We continue to provide our legal services through the COVID-19 lockdown. Please visit our COVID-19 Hub for legal insights, or contact us directly.
Get in Touch Menu

The case of the dodgy banister

21 November 2012

It is common for tenants to make alterations to their properties. Generally these are approved by the landlord but not always.

A recent High Court decision is a reminder to landlords of the importance of checking their properties for any unauthorised alterations.

In the case, Hannon v Hillingdon Homes Limited, Ms Morrison was one of Hillingdon’s tenants. Some twenty years earlier, without consulting her landlord, she had removed all the banister rails and posts from the staircase in the property.

Mr Hannon was a heating engineer who visited the house on behalf of the landlord to mend the boiler. He fell over the side of the staircase, causing permanent damage to his ankle. As a result, the 46-year old lost his job and his income and he sued Hillingdon Homes, arguing that the house was defective. He referred in particular to the Defective Premises Act which, he said, imposed a statutory duty on the landlord to protect him from such defects.

The court agreed that the absence of banisters was a defect: a banister is an integral part of a staircase, which forms part of the structure of a property. In removing the banisters, Ms Morrison was in breach of the terms of her tenancy agreement. Although the landlord was unaware of what she had done, they were responsible for correcting the defect and were found liable to compensate Mr Hannon.

If you are in charge of premises, you need to carry out assessments of the potential dangers to individuals in your properties and make repairs. Even if the premises have been in the same state for a long time and there have been no mishaps, that does not let you off the hook for any accident that may happen in the future.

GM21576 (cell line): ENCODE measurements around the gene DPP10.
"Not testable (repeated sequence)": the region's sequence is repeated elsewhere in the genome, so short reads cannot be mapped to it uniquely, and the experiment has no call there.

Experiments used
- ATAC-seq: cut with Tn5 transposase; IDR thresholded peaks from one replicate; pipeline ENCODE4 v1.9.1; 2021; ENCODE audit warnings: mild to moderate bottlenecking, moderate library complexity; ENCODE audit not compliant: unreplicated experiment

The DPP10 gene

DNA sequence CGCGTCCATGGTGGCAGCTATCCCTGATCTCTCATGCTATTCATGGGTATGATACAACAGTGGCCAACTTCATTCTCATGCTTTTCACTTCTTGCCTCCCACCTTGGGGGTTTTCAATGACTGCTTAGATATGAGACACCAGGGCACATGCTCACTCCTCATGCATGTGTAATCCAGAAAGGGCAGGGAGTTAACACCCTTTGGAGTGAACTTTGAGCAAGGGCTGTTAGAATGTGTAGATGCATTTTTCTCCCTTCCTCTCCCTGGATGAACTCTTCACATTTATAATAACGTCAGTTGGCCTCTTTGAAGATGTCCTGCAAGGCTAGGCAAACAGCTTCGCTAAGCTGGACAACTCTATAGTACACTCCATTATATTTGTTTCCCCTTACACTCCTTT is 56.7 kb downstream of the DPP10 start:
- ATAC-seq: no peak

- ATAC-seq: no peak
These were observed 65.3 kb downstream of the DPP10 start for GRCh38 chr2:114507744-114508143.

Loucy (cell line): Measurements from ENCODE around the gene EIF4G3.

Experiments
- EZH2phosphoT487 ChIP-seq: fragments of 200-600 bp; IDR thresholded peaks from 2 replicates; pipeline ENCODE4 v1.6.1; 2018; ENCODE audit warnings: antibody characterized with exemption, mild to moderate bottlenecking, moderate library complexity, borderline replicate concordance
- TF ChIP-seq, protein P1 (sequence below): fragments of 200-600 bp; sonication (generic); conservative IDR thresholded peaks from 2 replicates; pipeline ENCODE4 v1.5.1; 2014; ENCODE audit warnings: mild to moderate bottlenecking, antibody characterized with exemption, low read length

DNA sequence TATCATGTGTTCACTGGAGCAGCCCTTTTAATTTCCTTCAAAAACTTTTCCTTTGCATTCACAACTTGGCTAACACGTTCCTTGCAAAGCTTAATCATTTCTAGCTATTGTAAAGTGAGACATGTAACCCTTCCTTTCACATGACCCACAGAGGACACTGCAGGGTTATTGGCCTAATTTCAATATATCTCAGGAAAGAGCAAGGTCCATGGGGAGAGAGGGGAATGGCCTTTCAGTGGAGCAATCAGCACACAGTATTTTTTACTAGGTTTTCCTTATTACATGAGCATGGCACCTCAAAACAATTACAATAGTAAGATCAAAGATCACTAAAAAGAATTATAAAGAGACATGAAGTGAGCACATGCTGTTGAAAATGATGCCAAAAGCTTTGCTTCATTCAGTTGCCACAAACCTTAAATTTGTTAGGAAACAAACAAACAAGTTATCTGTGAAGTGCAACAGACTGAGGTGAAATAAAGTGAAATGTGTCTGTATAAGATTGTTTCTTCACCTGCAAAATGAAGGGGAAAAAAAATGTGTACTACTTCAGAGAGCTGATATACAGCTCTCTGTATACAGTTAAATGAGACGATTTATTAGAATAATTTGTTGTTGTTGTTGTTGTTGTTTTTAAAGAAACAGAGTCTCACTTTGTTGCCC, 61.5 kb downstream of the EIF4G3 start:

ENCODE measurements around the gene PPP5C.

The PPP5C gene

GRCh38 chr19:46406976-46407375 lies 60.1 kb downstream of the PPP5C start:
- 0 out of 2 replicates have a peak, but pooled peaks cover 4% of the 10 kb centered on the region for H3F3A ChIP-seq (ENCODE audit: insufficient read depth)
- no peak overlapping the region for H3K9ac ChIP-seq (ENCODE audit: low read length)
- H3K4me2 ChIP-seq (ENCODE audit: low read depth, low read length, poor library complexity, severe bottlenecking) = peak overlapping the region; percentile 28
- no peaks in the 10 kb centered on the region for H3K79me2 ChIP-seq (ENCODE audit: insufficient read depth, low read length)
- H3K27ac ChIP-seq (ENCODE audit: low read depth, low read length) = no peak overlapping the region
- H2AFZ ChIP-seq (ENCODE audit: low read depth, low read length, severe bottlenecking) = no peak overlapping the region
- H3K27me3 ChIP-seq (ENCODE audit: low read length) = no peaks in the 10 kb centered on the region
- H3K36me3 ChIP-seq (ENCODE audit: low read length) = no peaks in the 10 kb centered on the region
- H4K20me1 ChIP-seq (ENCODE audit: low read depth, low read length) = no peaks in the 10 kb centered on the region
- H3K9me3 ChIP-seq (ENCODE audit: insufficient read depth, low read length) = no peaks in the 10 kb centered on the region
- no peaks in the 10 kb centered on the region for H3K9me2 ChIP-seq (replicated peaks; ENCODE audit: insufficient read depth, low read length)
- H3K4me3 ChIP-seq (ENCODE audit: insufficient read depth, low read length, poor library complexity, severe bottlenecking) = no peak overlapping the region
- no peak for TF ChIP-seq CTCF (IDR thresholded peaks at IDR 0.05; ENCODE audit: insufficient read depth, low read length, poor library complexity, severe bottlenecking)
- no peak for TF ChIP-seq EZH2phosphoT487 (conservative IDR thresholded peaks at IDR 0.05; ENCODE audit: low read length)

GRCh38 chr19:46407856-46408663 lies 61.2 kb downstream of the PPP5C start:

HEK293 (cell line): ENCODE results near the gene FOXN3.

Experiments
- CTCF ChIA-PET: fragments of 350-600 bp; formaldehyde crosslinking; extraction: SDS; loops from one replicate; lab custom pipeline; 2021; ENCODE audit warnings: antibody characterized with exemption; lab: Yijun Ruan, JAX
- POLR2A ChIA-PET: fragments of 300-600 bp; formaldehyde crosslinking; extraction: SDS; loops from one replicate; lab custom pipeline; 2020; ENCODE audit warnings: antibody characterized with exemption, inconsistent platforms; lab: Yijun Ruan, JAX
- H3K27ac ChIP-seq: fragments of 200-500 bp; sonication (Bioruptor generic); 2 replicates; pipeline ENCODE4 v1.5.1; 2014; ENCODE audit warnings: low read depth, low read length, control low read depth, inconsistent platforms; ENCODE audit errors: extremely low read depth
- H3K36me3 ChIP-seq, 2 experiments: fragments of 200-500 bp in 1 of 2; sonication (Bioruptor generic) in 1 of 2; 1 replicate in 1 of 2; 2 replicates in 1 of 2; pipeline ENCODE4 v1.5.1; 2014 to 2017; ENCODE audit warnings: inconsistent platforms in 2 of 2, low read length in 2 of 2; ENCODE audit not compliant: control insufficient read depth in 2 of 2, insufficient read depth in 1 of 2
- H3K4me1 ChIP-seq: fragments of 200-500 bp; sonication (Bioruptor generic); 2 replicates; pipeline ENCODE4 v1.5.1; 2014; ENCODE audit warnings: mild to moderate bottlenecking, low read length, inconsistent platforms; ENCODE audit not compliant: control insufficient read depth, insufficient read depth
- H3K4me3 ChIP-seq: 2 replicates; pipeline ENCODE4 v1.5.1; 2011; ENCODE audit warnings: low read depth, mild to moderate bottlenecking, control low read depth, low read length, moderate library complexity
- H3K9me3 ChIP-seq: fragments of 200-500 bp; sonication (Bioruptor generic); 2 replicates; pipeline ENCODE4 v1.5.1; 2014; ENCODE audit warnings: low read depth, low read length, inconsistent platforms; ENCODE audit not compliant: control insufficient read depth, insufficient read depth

As always, if you need commercial and pragmatic legal advice, we’re here to help so please get in touch.

Contact us

Emma Thompson LLB (Hons)
View profile
Emma Thompson
Related services
Share this article
Resources to help

Related articles

An e-sign of the times?

Commercial property

Times are changing but there’s still a place for pen and ink when it comes to legal property documents, explains paralegal Yasmin Lewis. In the commercial property sector there is…

Yasmin Lewis LLB (Hons)

Trustees' duties & charity land: 6 frequently-asked questions

Commercial property

Getting the best deal for your charity, while complying with charity law, is part and parcel of being a trustee; but what are the legal requirements when it comes to…

Charlotte Brunsdon LLB, BA (Hons)

Buying a business or property in the hospitality & leisure sector?

Commercial property

Whether you’re a first-time business buyer entering into the leisure sector, or you’re an experienced hotelier embarking on your next acquisition, the importance of doing your legal ‘homework’ shouldn’t be…

Alasdair Garbutt LLB (Hons)
Contact us